If you're unfamiliar with the processes of the Ohio Civil Rights Commission (OCRC) or the Equal Employment Opportunity Commission (EEOC), receiving a charge can present some confusion in addition to the stress already inherent in responding to a charge.
An employer cannot refuse to hire an individual because of a religious practice that the employer could reasonably accommodate without hardship. In EEOC v. Abercrombie & Fitch Stores, Inc., the Supreme Court addressed the issue of whether an employer must have actual knowledge of the need for an accommodation.
Stephen M. McHugh and C. Mark Kingseed, Coolidge attorneys and DBA Committee Members, co-authored an article for the May 2015 edition of the Dayton Bar Association's magazine, Dayton Bar Briefs, entitled "EEOC Making It More Difficult To Consider An Applicant's Criminal History." Click to view the article. EEOC Making it Difficult to Consider Criminal History.pdf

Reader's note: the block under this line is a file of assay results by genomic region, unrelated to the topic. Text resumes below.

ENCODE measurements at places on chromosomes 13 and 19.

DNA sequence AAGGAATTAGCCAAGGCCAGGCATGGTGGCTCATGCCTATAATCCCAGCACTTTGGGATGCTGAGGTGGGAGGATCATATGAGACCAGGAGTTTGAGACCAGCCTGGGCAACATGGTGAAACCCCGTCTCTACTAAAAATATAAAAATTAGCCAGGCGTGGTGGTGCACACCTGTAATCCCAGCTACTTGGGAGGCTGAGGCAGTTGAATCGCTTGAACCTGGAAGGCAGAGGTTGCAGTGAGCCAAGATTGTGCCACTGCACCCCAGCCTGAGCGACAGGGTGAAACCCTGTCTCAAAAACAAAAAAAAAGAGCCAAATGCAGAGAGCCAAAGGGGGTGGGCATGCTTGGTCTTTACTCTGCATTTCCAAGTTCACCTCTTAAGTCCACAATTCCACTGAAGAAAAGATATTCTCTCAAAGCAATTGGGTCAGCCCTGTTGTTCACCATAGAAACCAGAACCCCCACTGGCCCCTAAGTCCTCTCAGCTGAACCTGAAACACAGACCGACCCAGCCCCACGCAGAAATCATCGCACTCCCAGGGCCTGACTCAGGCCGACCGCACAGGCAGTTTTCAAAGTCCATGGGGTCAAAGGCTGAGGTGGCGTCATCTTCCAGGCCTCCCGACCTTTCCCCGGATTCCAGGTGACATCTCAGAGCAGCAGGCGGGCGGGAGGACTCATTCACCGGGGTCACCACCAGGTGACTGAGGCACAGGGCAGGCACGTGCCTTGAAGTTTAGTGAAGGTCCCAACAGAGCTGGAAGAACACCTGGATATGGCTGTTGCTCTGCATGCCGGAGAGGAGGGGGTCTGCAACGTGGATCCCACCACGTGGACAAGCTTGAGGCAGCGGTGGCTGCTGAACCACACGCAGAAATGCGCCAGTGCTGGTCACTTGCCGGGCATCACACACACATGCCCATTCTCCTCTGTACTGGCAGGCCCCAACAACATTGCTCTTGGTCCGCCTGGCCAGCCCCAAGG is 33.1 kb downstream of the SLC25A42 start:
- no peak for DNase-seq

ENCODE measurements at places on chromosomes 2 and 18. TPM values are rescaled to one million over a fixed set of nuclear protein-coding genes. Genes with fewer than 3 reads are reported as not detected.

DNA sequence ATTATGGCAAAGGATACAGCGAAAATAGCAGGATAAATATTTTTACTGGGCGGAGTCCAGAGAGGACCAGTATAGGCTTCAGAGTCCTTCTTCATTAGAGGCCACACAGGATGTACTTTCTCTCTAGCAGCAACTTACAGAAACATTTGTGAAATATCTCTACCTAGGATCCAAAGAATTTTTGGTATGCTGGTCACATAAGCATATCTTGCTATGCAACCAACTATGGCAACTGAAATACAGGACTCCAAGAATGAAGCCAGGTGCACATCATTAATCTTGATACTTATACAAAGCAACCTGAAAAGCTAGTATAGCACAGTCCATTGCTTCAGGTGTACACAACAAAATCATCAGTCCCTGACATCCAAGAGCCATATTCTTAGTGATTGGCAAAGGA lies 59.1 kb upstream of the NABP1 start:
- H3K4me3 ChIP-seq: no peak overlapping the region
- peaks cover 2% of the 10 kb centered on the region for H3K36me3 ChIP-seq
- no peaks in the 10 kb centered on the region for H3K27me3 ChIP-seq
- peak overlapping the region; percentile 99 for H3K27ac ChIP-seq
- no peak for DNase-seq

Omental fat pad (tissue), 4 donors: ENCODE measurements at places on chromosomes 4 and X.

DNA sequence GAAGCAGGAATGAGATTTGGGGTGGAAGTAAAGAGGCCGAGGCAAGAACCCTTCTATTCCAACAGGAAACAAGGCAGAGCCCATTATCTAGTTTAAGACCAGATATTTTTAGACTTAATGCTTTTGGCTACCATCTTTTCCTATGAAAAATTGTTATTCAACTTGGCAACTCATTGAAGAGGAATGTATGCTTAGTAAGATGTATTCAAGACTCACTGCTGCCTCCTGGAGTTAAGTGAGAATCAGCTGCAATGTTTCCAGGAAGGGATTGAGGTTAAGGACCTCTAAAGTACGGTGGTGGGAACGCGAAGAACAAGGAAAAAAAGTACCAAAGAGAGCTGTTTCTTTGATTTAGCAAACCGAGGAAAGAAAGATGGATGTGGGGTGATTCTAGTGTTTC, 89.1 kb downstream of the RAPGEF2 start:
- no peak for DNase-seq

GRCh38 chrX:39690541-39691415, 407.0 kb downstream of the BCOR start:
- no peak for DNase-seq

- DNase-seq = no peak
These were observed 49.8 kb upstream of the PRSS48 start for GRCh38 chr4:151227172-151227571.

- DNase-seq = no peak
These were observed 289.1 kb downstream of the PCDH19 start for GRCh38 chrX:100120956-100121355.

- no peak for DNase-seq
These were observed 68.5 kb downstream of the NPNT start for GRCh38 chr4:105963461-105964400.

Imagine this scenario faced by many employers with exiting employees: the employer gives the exiting employee the option to contractually waive any future right to sue the employer in exchange for a lump sum, a golden (or silver) parachute. The employee has signed the severance agreement, cashed the check, and that chapter of the company's life is closed.
A recent case demonstrates how dangerous it is when an employer does not monitor the workplace to ensure equal opportunity. In what could be a record payment to settle an American class action suit for racial discrimination, Merrill Lynch agreed in August to pay $160 million to black brokers and trainees who worked at the firm since 2001.